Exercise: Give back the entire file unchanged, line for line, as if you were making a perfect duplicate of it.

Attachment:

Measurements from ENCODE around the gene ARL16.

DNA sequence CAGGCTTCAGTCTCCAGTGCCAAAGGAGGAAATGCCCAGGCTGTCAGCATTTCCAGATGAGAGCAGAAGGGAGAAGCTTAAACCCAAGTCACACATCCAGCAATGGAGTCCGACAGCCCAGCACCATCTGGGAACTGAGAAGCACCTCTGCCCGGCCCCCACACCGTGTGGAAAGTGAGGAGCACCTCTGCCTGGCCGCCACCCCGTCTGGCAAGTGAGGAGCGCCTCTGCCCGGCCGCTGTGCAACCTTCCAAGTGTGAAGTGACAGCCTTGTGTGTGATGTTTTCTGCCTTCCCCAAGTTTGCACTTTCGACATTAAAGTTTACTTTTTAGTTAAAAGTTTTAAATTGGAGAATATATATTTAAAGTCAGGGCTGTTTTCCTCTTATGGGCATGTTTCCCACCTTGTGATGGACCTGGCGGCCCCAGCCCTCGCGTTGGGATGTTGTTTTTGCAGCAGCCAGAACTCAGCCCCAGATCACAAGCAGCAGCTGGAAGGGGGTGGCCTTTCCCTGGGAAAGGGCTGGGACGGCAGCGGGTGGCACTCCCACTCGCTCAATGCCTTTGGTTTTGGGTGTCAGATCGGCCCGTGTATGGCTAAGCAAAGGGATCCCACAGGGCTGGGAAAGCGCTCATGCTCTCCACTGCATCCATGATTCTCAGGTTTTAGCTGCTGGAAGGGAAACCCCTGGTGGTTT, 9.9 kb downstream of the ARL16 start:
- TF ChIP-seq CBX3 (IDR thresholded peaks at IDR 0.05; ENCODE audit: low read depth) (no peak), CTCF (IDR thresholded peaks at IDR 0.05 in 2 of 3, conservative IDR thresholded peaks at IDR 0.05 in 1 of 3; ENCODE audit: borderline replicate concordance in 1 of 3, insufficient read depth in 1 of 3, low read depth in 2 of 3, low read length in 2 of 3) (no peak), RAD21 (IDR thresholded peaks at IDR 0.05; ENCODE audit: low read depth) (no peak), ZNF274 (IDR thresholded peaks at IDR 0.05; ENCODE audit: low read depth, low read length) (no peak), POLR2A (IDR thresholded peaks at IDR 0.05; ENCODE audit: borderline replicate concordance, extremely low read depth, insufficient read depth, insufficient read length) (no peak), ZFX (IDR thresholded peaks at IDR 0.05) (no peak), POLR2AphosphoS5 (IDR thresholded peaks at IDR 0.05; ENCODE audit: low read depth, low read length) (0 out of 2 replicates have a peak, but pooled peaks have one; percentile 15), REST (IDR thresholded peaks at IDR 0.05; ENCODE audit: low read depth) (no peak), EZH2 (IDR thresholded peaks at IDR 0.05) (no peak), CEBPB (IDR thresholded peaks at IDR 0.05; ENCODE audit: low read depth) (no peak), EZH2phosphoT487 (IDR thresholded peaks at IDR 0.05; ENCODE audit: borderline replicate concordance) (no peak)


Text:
Measurements from ENCODE around the gene ARL16.

DNA sequence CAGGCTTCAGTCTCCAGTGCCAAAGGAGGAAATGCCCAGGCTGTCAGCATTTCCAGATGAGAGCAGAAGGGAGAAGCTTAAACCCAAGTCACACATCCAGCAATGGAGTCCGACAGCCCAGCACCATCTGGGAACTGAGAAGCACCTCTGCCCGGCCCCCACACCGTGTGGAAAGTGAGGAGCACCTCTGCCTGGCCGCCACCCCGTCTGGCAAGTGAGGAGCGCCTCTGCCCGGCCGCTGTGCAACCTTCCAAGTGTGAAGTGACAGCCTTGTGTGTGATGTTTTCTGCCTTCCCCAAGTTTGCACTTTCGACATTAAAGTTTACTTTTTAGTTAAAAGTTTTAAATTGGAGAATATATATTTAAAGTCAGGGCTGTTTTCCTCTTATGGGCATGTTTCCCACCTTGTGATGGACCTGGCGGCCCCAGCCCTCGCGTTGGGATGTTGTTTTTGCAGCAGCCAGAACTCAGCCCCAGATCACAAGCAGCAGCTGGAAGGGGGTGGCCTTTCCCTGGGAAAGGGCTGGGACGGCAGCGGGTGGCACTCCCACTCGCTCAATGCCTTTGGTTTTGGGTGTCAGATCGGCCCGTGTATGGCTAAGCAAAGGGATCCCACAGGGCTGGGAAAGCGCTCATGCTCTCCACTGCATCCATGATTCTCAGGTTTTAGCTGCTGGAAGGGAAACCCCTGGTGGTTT, 9.9 kb downstream of the ARL16 start:
- TF ChIP-seq CBX3 (IDR thresholded peaks at IDR 0.05; ENCODE audit: low read depth) (no peak), CTCF (IDR thresholded peaks at IDR 0.05 in 2 of 3, conservative IDR thresholded peaks at IDR 0.05 in 1 of 3; ENCODE audit: borderline replicate concordance in 1 of 3, insufficient read depth in 1 of 3, low read depth in 2 of 3, low read length in 2 of 3) (no peak), RAD21 (IDR thresholded peaks at IDR 0.05; ENCODE audit: low read depth) (no peak), ZNF274 (IDR thresholded peaks at IDR 0.05; ENCODE audit: low read depth, low read length) (no peak), POLR2A (IDR thresholded peaks at IDR 0.05; ENCODE audit: borderline replicate concordance, extremely low read depth, insufficient read depth, insufficient read length) (no peak), ZFX (IDR thresholded peaks at IDR 0.05) (no peak), POLR2AphosphoS5 (IDR thresholded peaks at IDR 0.05; ENCODE audit: low read depth, low read length) (0 out of 2 replicates have a peak, but pooled peaks have one; percentile 15), REST (IDR thresholded peaks at IDR 0.05; ENCODE audit: low read depth) (no peak), EZH2 (IDR thresholded peaks at IDR 0.05) (no peak), CEBPB (IDR thresholded peaks at IDR 0.05; ENCODE audit: low read depth) (no peak), EZH2phosphoT487 (IDR thresholded peaks at IDR 0.05; ENCODE audit: borderline replicate concordance) (no peak)